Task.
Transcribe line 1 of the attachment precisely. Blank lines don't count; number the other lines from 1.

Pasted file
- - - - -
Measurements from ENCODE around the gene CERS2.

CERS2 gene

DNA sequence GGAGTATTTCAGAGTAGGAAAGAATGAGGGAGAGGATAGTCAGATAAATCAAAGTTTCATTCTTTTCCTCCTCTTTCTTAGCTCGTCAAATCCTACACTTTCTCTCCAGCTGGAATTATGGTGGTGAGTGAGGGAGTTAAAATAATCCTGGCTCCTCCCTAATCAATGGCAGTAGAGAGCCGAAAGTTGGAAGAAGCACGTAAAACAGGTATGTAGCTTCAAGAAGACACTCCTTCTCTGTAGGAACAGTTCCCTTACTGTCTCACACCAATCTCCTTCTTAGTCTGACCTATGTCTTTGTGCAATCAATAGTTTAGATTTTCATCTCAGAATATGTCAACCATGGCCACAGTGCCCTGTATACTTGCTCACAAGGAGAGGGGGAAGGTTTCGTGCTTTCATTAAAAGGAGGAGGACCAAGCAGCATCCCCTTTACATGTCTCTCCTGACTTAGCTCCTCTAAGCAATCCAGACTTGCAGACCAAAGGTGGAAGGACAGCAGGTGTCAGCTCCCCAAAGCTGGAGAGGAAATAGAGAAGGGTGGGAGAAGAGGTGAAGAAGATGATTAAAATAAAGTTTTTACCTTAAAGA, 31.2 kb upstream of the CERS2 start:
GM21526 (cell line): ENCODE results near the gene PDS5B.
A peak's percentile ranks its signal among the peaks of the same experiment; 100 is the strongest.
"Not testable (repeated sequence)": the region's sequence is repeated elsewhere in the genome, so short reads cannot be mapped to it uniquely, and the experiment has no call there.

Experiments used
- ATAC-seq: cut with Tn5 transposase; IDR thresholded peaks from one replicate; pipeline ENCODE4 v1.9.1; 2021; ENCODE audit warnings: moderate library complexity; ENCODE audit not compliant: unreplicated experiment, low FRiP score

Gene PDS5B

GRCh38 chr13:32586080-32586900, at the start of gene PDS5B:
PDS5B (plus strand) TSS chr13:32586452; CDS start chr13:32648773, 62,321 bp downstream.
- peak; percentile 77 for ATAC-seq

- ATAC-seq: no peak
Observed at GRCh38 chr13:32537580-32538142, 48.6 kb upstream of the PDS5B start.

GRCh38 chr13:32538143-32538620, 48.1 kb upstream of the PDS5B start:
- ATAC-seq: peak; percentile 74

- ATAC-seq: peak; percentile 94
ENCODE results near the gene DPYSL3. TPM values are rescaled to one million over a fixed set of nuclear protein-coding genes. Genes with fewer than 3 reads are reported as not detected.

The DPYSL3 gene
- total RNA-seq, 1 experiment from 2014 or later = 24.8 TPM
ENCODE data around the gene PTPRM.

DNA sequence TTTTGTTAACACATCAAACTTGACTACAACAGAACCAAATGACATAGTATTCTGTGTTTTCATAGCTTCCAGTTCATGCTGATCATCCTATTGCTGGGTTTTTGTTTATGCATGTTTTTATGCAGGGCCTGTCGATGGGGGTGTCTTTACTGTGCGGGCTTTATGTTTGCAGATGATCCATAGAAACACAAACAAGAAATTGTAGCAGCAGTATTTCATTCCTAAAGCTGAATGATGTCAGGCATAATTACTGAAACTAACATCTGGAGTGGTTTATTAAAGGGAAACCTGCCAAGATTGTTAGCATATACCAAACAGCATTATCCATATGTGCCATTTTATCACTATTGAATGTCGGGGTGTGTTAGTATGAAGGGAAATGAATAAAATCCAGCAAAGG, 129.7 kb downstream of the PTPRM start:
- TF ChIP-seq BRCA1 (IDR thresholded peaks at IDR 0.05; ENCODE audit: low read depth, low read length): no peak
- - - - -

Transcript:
Measurements from ENCODE around the gene CERS2.